TIME TO DECLARE OFFSHORE INCOME GAINS AND ASSETS WARNS HMRC
HMRC is urging UK taxpayers to come forward and declare any foreign income or profits on offshore assets before 30 September to avoid higher tax penalties.
New legislation called ‘Requirement to Correct’ requires UK taxpayers to notify HMRC about any offshore tax liabilities relating to UK income tax, capital gains tax, or inheritance tax.
Some UK taxpayers may not realise they have a requirement to declare their overseas financial interests. Under the rules, actions like renting out a property abroad, transferring income and assets from one country to another, or even renting out a UK property when living abroad, could mean taxpayers face a tax bill in the UK.
From 1 October more than 100 countries, including the UK, will be able to exchange data on financial accounts under the Common Reporting Standard (CRS). CRS data will significantly enhance HMRC’s ability to detect offshore non-compliance and it is in taxpayers’ interests to correct any non-compliance before that data is received or be faced with higher penalties.
The most common reasons for declaring offshore tax liabilities are in relation to foreign property, investment income and moving money into the UK from abroad. Over 17,000 people have already contacted HMRC to notify them about tax due from sources of foreign income, such as their holiday homes and overseas properties.
HOW DO I NOTIFY HMRC?
Taxpayers can correct their tax liabilities by using HMRC’s digital disclosure service as part of the Worldwide Disclosure Facility
Once the taxpayer has notified HMRC by 30 September of their intention to make a declaration, they will then have 90 days to make a full disclosure and pay any tax owed. We can assist you in making the necessary disclosure and tax calculation if these new rules apply to you.
CHECK YOUR PENSION SAVINGS ANNUAL ALLOWANCE
HMRC have updated their guidance on the rules for carrying forward the unused pension savings annual allowance, together with a calculator on their website.
For most taxpayers the maximum amount of pension savings that qualifies for tax relief each tax year is £40,000. It is possible to increase this amount by utilising unused relief brought forward from the previous 3 tax years, provided the individual was a member of a pension scheme that year.
The brought forward relief from the earliest year is utilised before later years. Thus for the current tax year 2018/19 the unused relief from 2015/16 may be utilised in addition to the current year relief, followed by 2016/17 and then 2017/18.
2015/16 PENSION ANNUAL ALLOWANCE LAPSES ON 5 APRIL 2019
To utilize the 2015/16 unused relief any additional pension savings would need to be paid to the pension fund by 5 April 2019, otherwise the relief from 2015/16 will lapse.
Note however that for some taxpayers the method of calculating unused relief for 2015/16 is extremely complicated as the government changed the pension rules part way through the year on 8 July 2015. The amount of pension allowance will depend on the pension input period of your scheme and we can assist you in calculating the 2015/16 relief if you have not already had full relief already.
TAPERED PENSION TAX RELIEF FOR THOSE WITH HIGH INCOME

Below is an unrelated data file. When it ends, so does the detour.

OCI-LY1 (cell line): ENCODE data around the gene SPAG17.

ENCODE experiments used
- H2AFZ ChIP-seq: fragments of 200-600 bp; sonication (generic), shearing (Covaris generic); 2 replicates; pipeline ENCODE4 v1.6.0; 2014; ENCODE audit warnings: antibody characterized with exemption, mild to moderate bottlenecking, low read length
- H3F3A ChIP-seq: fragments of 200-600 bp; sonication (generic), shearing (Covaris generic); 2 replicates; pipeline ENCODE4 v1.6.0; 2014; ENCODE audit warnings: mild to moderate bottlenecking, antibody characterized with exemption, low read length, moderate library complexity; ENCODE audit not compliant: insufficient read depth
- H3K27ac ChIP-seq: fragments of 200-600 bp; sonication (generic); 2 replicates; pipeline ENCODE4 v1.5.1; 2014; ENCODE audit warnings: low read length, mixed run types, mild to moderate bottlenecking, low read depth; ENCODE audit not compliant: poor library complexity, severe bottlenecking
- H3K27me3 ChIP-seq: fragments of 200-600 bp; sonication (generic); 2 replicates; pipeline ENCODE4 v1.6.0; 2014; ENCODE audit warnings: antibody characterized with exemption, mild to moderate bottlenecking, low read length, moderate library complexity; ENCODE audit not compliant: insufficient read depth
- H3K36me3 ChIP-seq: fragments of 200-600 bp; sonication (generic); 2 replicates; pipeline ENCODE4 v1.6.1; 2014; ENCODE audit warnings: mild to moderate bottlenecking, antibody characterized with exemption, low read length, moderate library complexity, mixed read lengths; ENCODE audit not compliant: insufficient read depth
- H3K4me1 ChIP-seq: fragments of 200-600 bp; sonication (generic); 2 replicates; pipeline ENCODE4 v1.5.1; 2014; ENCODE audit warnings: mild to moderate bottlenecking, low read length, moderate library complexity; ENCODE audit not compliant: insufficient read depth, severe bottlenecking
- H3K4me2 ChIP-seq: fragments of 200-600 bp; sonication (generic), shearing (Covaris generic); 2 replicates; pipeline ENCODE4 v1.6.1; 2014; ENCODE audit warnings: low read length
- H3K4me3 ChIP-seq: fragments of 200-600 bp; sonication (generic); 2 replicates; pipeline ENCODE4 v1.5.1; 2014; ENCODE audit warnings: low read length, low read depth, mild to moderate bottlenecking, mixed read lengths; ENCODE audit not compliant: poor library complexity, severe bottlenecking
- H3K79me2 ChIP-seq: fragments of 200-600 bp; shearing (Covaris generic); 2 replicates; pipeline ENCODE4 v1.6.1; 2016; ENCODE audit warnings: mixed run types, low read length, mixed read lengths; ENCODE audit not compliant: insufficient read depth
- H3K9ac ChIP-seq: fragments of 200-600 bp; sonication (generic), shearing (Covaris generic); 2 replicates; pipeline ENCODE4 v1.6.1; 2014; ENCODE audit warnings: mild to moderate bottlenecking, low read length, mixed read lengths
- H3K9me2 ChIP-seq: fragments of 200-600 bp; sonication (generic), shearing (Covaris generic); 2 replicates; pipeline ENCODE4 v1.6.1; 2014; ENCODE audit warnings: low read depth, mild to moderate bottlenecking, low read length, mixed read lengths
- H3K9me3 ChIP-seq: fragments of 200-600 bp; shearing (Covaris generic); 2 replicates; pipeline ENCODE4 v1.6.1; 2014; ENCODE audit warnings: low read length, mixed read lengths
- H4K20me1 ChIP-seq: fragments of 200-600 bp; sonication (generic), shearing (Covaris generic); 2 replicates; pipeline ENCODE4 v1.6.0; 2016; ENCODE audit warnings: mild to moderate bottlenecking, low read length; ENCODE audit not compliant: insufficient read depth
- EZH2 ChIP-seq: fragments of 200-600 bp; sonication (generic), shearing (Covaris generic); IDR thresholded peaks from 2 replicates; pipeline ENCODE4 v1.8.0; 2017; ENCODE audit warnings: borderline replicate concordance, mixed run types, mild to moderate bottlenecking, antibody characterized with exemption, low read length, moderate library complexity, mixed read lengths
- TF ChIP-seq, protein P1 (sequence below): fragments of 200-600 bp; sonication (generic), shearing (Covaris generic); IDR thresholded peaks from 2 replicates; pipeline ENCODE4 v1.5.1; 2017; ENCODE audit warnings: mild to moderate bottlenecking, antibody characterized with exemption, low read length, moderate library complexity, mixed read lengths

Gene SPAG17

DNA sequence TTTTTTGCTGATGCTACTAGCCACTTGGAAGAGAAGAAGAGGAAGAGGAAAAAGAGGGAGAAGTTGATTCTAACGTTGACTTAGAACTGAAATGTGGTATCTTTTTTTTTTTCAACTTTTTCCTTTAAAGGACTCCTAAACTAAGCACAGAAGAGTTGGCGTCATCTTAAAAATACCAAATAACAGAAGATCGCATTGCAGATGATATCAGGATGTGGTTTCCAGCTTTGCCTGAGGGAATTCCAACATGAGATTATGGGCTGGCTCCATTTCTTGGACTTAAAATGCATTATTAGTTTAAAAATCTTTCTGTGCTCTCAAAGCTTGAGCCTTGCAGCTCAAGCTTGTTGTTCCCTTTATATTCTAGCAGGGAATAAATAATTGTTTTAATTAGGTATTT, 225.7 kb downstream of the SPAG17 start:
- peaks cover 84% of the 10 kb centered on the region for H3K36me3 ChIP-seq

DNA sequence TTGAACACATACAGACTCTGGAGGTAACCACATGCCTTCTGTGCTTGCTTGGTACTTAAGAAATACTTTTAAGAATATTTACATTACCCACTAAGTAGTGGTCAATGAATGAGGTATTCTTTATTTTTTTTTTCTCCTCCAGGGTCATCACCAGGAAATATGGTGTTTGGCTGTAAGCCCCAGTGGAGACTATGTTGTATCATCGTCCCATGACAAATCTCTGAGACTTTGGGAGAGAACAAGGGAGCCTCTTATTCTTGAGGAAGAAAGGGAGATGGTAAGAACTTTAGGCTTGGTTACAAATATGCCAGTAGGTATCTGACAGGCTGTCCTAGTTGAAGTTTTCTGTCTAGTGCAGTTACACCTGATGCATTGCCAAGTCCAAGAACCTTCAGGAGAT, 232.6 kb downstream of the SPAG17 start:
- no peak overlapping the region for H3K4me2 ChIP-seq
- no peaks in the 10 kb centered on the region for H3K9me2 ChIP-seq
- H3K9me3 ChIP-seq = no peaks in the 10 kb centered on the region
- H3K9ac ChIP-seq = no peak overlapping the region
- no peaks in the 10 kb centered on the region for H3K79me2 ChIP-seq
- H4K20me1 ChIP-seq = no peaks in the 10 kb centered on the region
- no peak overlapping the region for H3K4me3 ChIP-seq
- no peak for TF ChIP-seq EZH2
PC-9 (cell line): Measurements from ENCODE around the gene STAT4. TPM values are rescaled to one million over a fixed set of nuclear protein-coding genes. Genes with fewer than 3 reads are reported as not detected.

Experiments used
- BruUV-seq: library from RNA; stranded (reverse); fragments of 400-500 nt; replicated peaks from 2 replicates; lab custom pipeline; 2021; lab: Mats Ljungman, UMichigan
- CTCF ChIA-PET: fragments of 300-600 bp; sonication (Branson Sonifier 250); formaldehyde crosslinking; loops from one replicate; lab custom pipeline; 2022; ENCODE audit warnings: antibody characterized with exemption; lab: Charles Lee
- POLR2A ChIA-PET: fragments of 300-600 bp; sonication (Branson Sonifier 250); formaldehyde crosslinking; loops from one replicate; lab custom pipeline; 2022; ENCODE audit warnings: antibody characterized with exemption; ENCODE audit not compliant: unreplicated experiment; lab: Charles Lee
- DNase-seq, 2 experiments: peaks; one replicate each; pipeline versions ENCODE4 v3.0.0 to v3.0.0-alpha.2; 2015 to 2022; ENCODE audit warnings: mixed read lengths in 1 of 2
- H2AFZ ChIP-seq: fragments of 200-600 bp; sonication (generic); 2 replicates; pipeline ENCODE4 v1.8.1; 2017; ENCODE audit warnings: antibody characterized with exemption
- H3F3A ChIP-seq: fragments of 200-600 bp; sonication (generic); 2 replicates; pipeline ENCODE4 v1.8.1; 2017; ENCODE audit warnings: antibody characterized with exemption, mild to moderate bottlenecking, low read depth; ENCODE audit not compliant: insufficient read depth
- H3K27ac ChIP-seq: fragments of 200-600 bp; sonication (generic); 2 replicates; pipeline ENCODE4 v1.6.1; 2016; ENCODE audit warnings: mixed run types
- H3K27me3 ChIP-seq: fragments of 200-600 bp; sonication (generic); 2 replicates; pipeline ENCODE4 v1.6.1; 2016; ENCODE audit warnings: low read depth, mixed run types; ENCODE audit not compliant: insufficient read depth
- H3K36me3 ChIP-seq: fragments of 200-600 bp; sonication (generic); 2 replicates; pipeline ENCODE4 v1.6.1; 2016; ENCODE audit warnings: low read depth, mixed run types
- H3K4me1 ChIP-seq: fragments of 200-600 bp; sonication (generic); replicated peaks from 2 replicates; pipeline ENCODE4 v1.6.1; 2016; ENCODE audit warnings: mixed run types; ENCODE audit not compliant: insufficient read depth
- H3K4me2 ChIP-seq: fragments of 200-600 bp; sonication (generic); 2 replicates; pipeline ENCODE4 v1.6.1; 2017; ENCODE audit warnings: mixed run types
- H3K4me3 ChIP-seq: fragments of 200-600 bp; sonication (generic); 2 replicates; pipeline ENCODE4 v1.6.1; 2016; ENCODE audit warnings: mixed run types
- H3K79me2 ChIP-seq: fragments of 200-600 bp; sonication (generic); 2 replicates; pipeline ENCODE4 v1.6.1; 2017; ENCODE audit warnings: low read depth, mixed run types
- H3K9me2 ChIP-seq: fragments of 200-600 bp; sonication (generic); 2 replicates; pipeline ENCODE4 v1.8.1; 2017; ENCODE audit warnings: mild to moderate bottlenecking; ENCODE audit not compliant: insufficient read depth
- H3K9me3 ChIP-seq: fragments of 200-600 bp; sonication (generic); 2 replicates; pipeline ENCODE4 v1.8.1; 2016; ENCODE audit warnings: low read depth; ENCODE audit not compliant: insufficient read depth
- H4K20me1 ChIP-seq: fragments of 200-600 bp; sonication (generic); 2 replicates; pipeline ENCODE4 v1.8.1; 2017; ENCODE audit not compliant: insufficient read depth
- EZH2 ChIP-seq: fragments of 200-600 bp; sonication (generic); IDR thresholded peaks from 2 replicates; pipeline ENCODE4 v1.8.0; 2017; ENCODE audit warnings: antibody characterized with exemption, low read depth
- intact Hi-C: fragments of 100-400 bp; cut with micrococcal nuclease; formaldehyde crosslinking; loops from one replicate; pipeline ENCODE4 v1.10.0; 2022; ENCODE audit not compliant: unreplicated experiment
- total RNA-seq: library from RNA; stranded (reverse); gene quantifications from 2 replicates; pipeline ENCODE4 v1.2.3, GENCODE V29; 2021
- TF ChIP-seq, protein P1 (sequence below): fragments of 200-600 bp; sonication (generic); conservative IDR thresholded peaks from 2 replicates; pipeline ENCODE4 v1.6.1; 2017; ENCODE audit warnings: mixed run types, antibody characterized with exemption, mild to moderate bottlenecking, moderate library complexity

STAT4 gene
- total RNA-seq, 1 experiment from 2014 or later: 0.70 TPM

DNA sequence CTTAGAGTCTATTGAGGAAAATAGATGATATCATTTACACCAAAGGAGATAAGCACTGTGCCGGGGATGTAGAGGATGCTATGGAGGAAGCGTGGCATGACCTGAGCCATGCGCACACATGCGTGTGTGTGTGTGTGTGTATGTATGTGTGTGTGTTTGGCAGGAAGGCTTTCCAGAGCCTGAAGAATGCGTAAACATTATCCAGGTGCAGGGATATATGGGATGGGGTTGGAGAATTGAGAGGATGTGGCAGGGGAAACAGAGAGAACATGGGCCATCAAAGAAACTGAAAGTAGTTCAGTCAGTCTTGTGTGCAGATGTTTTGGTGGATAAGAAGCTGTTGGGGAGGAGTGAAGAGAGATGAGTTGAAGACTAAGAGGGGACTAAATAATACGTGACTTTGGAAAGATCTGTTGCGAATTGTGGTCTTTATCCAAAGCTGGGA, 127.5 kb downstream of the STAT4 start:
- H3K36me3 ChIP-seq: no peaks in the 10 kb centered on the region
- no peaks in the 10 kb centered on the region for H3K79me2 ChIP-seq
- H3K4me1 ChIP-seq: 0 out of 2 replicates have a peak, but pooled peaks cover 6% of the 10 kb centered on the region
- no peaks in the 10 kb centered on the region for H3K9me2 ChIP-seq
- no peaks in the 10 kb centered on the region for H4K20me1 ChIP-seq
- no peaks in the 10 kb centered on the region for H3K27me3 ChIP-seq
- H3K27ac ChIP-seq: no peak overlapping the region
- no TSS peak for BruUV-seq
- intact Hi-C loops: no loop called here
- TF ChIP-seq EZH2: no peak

For most taxpayers the maximum pension input annual allowance is currently £40,000.
However, from 2016/17 those taxpayers with ‘adjusted income’ over £150,000 and ‘threshold income’ over £110,000 receive a tapered annual allowance. For those persons affected the allowance tapers by £1 for every £2 that their adjusted income exceeds £150,000 down to a minimum annual allowance of £10,000.
The calculations of ‘adjusted income’ and ‘threshold income’ are complicated and we can assist if you believe that this restriction applies. There are ways in which these figures can be reduced so as to minimize the effect of the restriction.
AND YOU MAY HAVE TO PAY TAX IF YOUR PENSION SAVINGS ARE TOO HIGH!
If your pension savings are more than your annual allowance for the tax year, and you do not have unused annual allowances from the 3 previous tax years to cover the difference, you’ll have to pay tax on the excess.
You’ll get a statement from your pension provider telling you if you go above the annual allowance. If you’re in more than one pension scheme, ask each pension provider for statements. This will help you work out how much you’ve gone above the allowance.
There is a calculator on the HMRC website but we can of course help you check that you have not exceeded the limits.
As you can see from the above, despite the “simplification” of pensions by George Osborne in 2015, the system is still extremely complicated and we are expecting yet further reforms in future Budgets. Nevertheless, saving in a pension is still very tax-efficient as for a higher rate taxpayer the net cost of saving £10,000 in a pension is currently £6,000.
JOINT AND SEVERAL LIABILITY FOR UNPAID VAT
Certain traders can be made liable for the unpaid VAT of another VAT-registered business when you buy or sell specified goods. HMRC have recently updated VAT notice 726 which advises traders to carry out due diligence into their supply chain.
The specified goods are any equipment made or adapted for use as a telephone and any other equipment made or adapted for use in connection with telephones or telecommunication, such as SIM cards.
Also included is equipment made or adapted for use as a computer and any other equipment for use in connection with computers or computer systems and also other electronic equipment for use by individuals for the purposes of leisure, amusement or entertainment, such as Satnavs and games consoles.